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Riding the Tiger > Category: Electoral College

Riding The Tiger

“I discovered that being a President is like riding a tiger. A man has to keep on riding or be swallowed.” Harry S. Truman

Virginia’s Role as a Demographic Bellweather in the Presidential Election

Barack Obama addressing a crowd at the Virginia Beach Convention Center in 2008.

Barack Obama addressing a crowd at the Virginia Beach Convention Center in 2008. Photo by SyalAntilles. CC-SA.

Is Virginia becoming a “blue state”? Although Virginians voted solidly Republican in every presidential election from 1968 through 2004, voters in the state backed Barack Obama in 2008 and 2012. As 2012 exit polling has demonstrated, the demographics of Obama’s coalition played an important role in his reelection. According to University of Virginia experts,  demographic shifts in Virginia also played a role in delivering the state to the Democrats in the last two elections.

Miller Center Faculty Member and J. Wilson Newman Professor of Governance and chair of the Woodrow Wilson Department of Politics David Leblang had this to say:

The 2012 and 2008 elections have been really interesting in terms of the power of demography over ideology.

As a former resident of Colorado, I witnessed that state transition from being a red state in 2000 to purple and then blue in 2008 and 2012. Virginia is going through the same shift. In both cases, the shift is driven by what look like small blue pockets on national county-by-county election maps. Those blue pockets look small geographically, but they are densely populated areas, like Denver and the Front Range cities of Colorado, and the Northern Virginia exurban counties of Loudoun and Prince William.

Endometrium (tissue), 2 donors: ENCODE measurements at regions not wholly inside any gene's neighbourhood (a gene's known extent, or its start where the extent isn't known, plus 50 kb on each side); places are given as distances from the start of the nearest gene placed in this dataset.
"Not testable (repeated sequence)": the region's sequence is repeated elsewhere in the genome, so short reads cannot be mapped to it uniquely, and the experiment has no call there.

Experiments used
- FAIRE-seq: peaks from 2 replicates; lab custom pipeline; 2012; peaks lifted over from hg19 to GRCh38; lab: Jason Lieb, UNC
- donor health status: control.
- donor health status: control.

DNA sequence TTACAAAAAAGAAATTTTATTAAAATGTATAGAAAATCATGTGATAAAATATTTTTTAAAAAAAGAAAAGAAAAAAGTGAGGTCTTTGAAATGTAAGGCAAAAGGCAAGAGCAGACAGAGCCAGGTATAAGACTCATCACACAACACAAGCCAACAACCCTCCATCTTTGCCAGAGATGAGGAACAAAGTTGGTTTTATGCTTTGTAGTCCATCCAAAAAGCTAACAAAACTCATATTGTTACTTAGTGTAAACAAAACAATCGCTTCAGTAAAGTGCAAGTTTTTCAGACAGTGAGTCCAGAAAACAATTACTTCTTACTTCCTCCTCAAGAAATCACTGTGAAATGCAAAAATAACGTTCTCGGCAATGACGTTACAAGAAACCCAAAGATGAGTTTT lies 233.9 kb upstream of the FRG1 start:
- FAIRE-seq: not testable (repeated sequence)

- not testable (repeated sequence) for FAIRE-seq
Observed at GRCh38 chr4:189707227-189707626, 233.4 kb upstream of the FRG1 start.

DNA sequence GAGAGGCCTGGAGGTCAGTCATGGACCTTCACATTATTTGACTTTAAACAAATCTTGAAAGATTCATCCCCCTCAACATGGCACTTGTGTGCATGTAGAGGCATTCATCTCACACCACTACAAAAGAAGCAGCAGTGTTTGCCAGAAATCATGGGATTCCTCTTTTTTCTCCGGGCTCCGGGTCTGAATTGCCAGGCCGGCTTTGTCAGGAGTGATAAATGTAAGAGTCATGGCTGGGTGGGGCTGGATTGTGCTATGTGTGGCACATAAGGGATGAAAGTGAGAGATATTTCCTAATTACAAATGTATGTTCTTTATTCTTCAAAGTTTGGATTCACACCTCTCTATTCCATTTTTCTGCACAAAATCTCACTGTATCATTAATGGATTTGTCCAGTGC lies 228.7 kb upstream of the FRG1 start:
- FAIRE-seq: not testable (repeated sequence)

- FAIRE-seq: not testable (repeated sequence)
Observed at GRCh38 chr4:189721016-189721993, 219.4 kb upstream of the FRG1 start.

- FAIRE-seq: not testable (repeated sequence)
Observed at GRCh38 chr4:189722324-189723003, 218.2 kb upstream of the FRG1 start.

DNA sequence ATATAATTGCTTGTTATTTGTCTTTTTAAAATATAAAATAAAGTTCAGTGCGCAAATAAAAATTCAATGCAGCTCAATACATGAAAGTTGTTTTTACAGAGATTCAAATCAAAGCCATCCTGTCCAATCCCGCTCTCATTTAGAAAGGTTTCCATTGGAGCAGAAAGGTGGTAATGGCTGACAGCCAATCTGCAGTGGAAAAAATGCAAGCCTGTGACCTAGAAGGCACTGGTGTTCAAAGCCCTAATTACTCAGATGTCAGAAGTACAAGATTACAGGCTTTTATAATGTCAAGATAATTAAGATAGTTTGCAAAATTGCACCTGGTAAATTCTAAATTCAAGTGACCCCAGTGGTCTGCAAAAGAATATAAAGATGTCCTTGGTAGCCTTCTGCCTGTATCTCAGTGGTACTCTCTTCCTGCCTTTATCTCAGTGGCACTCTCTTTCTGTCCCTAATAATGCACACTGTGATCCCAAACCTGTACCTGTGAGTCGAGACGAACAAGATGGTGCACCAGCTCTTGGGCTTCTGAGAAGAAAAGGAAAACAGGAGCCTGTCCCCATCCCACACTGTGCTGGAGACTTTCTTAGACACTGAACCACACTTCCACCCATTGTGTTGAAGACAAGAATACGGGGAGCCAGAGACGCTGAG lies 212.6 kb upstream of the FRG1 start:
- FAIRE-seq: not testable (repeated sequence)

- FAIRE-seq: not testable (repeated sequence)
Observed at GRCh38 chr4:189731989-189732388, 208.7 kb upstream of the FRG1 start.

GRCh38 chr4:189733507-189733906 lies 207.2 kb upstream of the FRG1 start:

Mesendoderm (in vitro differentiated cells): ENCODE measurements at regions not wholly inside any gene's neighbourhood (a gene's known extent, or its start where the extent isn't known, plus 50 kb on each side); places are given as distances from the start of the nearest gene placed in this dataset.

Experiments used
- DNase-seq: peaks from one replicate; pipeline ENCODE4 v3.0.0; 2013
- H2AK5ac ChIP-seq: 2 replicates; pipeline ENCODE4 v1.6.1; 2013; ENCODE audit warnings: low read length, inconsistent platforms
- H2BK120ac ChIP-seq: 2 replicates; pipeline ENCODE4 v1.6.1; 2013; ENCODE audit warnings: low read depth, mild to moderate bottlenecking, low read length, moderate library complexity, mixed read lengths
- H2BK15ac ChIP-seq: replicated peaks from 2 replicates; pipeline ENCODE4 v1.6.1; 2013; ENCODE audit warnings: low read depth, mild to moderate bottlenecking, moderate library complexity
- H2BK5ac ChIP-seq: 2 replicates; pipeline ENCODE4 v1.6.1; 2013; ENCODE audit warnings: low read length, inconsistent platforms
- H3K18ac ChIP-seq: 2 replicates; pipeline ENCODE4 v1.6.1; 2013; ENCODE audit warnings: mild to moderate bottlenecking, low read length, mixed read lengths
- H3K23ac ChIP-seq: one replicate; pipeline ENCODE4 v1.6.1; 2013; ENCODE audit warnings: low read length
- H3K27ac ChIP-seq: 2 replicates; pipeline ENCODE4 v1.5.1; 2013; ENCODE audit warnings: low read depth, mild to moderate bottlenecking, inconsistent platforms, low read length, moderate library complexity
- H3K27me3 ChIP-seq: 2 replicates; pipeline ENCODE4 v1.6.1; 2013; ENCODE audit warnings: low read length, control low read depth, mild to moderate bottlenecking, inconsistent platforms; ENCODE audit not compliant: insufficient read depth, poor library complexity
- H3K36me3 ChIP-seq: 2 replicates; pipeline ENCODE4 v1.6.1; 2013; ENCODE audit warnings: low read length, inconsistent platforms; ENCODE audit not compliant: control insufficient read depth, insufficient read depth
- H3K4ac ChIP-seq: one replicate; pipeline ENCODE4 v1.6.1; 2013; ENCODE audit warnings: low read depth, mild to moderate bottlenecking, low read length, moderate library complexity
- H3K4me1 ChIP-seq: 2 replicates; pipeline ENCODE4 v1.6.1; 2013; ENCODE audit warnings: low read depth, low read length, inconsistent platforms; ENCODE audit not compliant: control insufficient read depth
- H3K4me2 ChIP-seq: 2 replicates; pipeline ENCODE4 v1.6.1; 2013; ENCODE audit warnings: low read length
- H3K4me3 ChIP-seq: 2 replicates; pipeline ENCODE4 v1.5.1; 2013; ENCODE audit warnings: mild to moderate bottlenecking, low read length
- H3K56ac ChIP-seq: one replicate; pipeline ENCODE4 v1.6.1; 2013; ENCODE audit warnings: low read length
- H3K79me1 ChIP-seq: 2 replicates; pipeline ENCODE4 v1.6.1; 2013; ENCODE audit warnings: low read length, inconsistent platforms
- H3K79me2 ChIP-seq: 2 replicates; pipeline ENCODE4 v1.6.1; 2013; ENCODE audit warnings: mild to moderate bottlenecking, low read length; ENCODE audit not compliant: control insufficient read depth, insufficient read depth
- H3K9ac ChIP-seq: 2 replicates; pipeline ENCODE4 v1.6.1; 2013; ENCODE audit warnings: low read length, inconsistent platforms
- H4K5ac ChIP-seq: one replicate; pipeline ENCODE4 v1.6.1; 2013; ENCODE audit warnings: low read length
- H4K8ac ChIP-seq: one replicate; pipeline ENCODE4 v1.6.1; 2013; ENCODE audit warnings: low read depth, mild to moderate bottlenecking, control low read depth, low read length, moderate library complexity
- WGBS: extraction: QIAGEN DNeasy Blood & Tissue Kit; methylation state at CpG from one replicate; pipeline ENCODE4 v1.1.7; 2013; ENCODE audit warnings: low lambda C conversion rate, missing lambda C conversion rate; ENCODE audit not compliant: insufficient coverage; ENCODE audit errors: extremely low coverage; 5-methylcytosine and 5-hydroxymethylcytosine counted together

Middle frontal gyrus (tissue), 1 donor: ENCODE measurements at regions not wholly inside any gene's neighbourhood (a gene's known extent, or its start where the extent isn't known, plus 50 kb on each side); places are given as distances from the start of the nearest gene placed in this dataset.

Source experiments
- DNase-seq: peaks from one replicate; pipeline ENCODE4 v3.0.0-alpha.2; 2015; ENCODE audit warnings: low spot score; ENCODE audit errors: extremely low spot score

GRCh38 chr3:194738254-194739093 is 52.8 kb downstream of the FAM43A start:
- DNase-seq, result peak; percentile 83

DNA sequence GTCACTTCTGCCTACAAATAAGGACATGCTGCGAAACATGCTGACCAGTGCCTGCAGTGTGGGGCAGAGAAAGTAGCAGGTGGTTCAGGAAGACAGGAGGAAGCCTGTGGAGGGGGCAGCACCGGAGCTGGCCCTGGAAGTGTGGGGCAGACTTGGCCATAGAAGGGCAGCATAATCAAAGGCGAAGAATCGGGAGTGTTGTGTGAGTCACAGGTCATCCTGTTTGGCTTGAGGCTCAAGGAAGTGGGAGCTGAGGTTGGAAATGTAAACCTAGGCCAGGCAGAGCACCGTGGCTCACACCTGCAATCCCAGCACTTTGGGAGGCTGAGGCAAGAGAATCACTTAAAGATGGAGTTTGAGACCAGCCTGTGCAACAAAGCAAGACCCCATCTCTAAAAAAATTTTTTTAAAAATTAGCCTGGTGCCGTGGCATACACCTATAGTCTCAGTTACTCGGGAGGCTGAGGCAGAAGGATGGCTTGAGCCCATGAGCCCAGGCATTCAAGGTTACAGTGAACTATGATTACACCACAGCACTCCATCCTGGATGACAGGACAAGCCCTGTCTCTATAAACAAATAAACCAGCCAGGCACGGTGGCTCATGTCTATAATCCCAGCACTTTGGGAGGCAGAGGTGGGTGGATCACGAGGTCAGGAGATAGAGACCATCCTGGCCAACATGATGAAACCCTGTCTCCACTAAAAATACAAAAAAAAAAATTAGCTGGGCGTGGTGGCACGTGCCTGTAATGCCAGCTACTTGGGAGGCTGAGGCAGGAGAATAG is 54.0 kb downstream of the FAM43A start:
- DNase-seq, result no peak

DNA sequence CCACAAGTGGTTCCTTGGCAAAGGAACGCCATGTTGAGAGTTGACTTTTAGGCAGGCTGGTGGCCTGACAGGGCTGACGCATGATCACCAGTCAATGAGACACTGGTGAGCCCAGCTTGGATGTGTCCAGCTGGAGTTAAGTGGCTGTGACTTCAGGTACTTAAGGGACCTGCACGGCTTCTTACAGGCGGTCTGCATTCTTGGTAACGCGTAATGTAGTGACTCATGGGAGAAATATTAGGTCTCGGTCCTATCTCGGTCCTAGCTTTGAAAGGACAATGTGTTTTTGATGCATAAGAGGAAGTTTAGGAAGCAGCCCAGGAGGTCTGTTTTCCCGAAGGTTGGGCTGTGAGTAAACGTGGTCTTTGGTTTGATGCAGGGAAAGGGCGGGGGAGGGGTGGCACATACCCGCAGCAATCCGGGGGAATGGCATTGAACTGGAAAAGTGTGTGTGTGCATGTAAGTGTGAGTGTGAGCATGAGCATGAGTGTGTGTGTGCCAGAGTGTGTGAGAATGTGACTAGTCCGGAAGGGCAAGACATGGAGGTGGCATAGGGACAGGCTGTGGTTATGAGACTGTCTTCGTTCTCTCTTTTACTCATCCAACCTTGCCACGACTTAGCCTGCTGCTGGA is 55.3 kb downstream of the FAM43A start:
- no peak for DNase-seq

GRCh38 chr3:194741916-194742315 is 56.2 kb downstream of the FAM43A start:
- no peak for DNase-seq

What do the people look like in those blue pockets? In general, they are younger, more highly skilled, less white and less male than rest of the state. So that is the challenge for the Republican Party – how to appeal to those groups.

People become increasingly conservative as they get older, while younger people tend to be more liberal for a whole number of reasons. So how do Republicans package an emphasis on fiscal responsibility in a way that appeals to younger voters who are not yet wealthy enough to benefit from the type of tax breaks that Romney emphasized in this campaign? They have work to do, just like the Democrats did after the 2000 and 2004 elections.

U.S. Territories and the Republican Contest

St. Croix, U.S. Virgin Islands

St. Croix, U.S. Virgin Islands, Photo by Jason P. Heym

On Saturday, three of the five U.S. territories held their caucuses for the Republican nomination. Guam, the Northern Marianas Islands, and the U.S. Virgin Islands each began their caucus process on March 10, and will be followed by American Samoa on March 13, and Puerto Rico on March 18. Each of these territories will award 9 delegates, except for Puerto Rico which will award 23. And given the length and contested nature of the Republican nomination thus far, these relatively obscure contests are not being taken for granted.